Zac Hacmon: Mia
On ViewLocust Projects
September 1–November 5, 2022
New York-based artist Zac Hacmon presents Mia (“mine” in Spanish), an immersive, interactive installation consisting of sculpture, video, and sound at Locust Projects in Miami. Hacmon has transformed the Project Room into an enigmatic space that is as baffling as it is stunning by examining social justice issues and the importance of restoring the asylum seeker's security and self-sufficiency.
In Mia, Hacmon debuts a newly developed artistic language towards Constructivism and incorporates the principles of contemporary security culture. This exhibition is the result of two years of research and a one-year, socially engaged project in collaboration with Alexa, a transgender woman asylum seeker from Nicaragua who fled to the United States due to political reasons in 2018. Through an imposing and poetic sound installation, Hacmon narrates Alexa’s personal experience that makes visible Nicaragua’s current socio-political situation.
Within the installation, Hacmon built a massive sculpture by lowering the ceiling and covering the walls with four-by-four-foot panels of blue privacy screen fencing, which evokes a sense of entrapment in the exquisiteness of industrial materials and the darkness of the gallery room. Embraced by the deep blue space, we walk into an artwork that not only challenges our senses but offers protection as a metaphor for the asylum seeker's experience, one who is always alert to an environment teetering between fear and safety. The artist meticulously measured each corner of the gallery space during his three-month, summer 2022 residency at Bemis Center in Omaha to analyze its scale in relation to the viewer’s experience. His studio thus became the Locust's Project Room, where he experimented with the functionality of the simulated gallery to foresee the viewer's interaction with the works. Through just four interactive sculptures, Hacmon manages to dominate the space by manipulating the viewer's sound, light, and circulation while walking among the works.
The sculptures Mia (2022) and Chinandega (2022) narrate Alexa’s experience as an asylum seeker—her vulnerability, invisibility, strength, suffering, hope, and her longing for her homeland and family. Claribel Alegría’s poem “Autumn” (1981) and the sound of the sea vibrate simultaneously in Mia. Alegría was another revolutionary woman whose personal experience was impacted by political persecution. She was nine months old when her father was exiled for protesting against human rights violations during the United States occupation of Nicaragua; subsequently, she grew up in El Salvador. This sound sculpture allows us to reflect on the impossibility of Alexa seeing her daughters since 2018 and the nostalgic remembrances that motivate her current life battle.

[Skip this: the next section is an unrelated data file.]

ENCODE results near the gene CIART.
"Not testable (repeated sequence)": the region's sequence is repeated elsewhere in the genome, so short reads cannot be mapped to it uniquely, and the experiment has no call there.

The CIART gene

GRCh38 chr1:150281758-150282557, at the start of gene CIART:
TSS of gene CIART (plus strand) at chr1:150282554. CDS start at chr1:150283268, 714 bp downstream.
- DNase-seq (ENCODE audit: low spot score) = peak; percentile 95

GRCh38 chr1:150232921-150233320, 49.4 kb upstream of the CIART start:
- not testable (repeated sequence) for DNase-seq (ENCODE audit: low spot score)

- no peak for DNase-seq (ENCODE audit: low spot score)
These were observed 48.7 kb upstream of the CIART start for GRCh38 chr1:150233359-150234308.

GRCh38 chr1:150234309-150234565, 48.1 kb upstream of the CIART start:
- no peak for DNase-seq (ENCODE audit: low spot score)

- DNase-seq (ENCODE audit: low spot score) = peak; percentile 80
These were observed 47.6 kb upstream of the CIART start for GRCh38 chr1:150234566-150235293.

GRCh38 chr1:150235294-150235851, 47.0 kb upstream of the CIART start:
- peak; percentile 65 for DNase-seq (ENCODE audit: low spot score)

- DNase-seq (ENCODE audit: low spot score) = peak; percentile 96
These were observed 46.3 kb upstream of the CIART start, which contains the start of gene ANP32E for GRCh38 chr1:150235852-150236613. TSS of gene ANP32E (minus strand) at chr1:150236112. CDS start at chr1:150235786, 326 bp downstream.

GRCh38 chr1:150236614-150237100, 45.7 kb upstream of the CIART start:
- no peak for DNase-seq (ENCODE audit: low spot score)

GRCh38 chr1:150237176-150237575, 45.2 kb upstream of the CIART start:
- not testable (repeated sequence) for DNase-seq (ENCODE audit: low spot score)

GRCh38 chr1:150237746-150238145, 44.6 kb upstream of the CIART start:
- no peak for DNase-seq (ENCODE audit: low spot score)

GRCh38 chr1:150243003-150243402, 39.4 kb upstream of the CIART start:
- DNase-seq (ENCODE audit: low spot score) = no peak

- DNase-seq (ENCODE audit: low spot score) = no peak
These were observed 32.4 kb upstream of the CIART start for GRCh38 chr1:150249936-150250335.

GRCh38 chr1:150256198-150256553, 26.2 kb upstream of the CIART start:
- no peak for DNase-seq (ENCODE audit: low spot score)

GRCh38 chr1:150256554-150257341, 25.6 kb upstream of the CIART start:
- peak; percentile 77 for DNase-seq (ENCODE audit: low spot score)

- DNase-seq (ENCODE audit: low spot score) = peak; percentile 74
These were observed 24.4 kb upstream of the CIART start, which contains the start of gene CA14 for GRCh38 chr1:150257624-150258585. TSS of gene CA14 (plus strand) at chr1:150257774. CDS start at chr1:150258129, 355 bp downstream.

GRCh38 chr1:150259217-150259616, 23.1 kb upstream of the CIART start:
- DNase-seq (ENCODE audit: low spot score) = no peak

When approaching Chinandega, we can hear Alexa melodiously reciting the poem “Nicaragua” (1888) by Rubén Darío, the father of the modernismo literary movement in Latin America. He introduced modernist principles such as the musicality and rhythm of his verses and a revolutionary social commitment. Darío’s poem makes reference to the motherland by stating, “Mother, you who could give from your tiny womb… So many blue lakes, so much of a golden rose.” This resourceful land described by the poet has been denied to Alexa, but she appropriates Darío’s poem and dedicates it to her deceased mother, providing nostalgia and beauty to what is no longer there. Written in the late nineteenth century, the poem is reinterpreted in today’s Nicaragua under its twenty-first-century dictatorship.
While the sculptures vibrate with the sound emanating from their air ducts, the only light source in the show is a sculptural object emerging from one of the walls. The light object becomes a connector of multiple sensations happening in the space: claustrophobia, peace, delight, and protection. The sculptures are built with materials that make reference to Hacmon's personal experience working as a security guard. Each sculpture is meant to be a one-person living unit. The “T” form of Unit 6 (2022) invites the viewer to enter and discover in its interior the resemblance to a security booth with a security camera on the upper corner. On the opposite side, a screen shows Alexa wearing a traditional white and blue dress––prohibited colors in Nicaragua. As a further protest against the Nicaraguan government, Alexa appears dancing to “La Cumbia Chinandegana” by Jorge Paladino, composed in 1975 to glorify Chinandega City's richness and beauty.
This exhibition is a reminder that the asylum seeker’s presence in a foreign country represents the hope to survive. Hacmon’s collaboration with Alexa is influenced by the artist’s family history as Libyan-Jewish refugees and his personal experience as an immigrant in the United States. The biculturality of both collaborators is reflected in the aesthetic of the show’s pulsating necessity to reaffirm their identity.
Mia provides a highly intimate experience. With poems and the rhythm of a cumbia Alexa makes a powerful statement of love and passion for life despite adversities, and Hacmon ensures we perceive it through a dynamic fictional ambiance at the Locust Projects space in Miami.